How to Make Bread

Christine Albury

Learn how to make bread! It’s one of the best things in life.

Is there anything better than the smell of homemade bread baking in the oven?


Unless, of course, it’s the taste of that fresh, warm bread slathered with butter. Oh my!

If you’re excited to learn how to make bread, we can’t blame you. It’s actually pretty easy, and so worth it!

Whole Grain Bread Photo

How to Make Bread Without Yeast

There are many quick bread recipes you can make if you don’t want to use yeast. Think banana bread, zucchini bread, beer bread or scones.

Paleo Banana Bread Pic

Yeast Breads

Don’t be afraid of making yeast bread. You can start with this Simple White Bread or this No-Knead Cheese Bread.

The trickiest part of making yeast breads is figuring out the amount of flour you need. It’ll depend on the humidity of your kitchen.

Whole Grain Bread Picture

Start with the lowest amount given in the recipe, then check if your dough is coming together nicely. If using a stand mixer, the dough should pull away from the sides of the bowl and form a ball.

If the dough is very sticky and not coming together, you’ll need to add a bit more flour. Add an extra ¼ cup at a time until the dough comes together.

Whole Grain Bread Image

If your dough seems dry and crumbly, you’ll need to add a little extra liquid. You can add a tablespoon or so of water to see if that does the trick.

Texas Roadhouse Rolls Picture

Active Yeast vs. Instant Yeast

In general, you can use active yeast and instant yeast interchangeably, with a little tweak to the method. When using active yeast, you’ll need to dissolve it first in the water called for in the recipe.

You can test whether the yeast is active (proof it) by mixing it with ½ cup of water and a pinch of sugar. If bubbles form after a few minutes, the yeast is active. If not, the yeast is not working and should be tossed.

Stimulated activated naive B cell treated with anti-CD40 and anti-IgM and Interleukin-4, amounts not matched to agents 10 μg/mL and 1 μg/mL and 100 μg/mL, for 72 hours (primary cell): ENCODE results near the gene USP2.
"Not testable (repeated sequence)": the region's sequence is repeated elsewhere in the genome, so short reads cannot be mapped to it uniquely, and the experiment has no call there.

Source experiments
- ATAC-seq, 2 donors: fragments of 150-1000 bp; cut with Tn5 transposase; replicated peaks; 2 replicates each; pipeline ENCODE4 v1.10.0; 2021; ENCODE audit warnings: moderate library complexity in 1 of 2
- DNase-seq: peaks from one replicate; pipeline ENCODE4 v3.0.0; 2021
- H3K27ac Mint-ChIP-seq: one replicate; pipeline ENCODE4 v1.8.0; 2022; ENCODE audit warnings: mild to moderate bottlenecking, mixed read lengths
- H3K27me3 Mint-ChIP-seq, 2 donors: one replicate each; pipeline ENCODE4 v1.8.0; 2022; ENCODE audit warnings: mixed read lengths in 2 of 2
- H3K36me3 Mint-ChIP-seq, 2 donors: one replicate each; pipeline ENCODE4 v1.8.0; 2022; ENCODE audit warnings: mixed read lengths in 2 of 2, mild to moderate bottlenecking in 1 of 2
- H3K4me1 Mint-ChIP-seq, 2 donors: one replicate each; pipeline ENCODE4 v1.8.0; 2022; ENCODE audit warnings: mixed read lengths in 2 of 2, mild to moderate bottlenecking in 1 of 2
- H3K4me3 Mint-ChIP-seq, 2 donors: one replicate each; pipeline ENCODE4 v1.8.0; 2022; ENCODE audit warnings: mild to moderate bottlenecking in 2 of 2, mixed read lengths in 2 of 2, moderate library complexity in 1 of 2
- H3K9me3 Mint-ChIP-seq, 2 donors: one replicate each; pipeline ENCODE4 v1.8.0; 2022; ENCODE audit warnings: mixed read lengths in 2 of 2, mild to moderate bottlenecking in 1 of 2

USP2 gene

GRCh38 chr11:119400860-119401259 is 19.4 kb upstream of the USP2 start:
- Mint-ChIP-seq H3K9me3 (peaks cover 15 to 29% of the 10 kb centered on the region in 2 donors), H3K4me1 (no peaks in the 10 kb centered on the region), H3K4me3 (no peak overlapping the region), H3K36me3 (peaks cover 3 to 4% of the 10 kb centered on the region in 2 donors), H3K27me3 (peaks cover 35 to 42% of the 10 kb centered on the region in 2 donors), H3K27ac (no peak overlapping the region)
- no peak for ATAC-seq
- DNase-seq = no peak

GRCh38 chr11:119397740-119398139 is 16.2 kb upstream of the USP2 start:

Texas Roadhouse Rolls Image

When using instant or quick-rise yeast, you don’t need to dissolve it first. You can simply mix the yeast with the other ingredients and proceed with your bread recipe.

Simple White Bread Picture

All Purpose Flour vs. Bread Flour

It’s perfectly fine to bake bread with all-purpose flour. Bread flour contains more protein and will produce a more dense, chewy and elastic result, so use it if you prefer.

Either works well.

Simple White Bread Image

Do You Need a Stand Mixer to Make Bread?

A stand mixer with dough hooks comes in handy for making yeast bread and will spare you a few minutes, since it takes longer to knead by hand. But a stand mixer isn’t necessary.

Remember, people have been kneading dough by hand for ages. It’s actually quite therapeutic.

Simple White Bread Photo

Do You Need Special Pans to Make Bread?

You don’t need a special loaf pan to make bread. You can simply shape the loaf and bake the bread on a half sheet pan. You can even make skillet bread.

USA Loaf Pans

How to Make a Crispy Crust

If you want a loaf with a crispy crust, such as for French Bread or Homemade Italian Bread, you’ll need steam. Fill a metal or cast-iron pan halfway with hot water and place it on the bottom oven rack below your pan of dough, then bake.

Sourdough Bread Photo

How to Know When Bread is Done

When baking bread, follow the recipe and check to see when your bread is golden brown. Take it out at that point, and wearing an oven glove or mitt, turn the bread over.

Use a bare fingernail to gently tap the bottom of the loaf. If it sounds hollow, the bread is done. If not, bake the bread a little longer.

Rosemary Bread Picture

How to Store Homemade Bread

Store the bread in plastic bread bags or zipper bags at room temperature for a couple days. Homemade bread is best eaten within a day or two.

No Knead Artisan Bread Picture

For longer storage, you can freeze bread to maintain freshness. Place the bread (sliced if you prefer), in freezer bags, then defrost when you’re ready to enjoy it.

Planning a dinner party and need some inspiration?

How about looking for a new slow cooker dinner idea?

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We’re chatting cooking techniques, dessert ideas, and everything in between. If you’re already a member, invite your friends to join us too!

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Christine Albury

About Christine

I'm a mom of 5 and love making healthy baby food with wholesome, natural ingredients. In 2005 I started the Homemade Baby Food Recipes website, sharing recipes for everything from simple fruit purees to gourmet curries for the baby food connoisseur! You'll also find plenty of tried and tested tips to help encourage even the most reluctant diner to enjoy a wide range of nutritious new foods. If you enjoy cooking, then you will LOVE learning to become head chef for a very special little customer!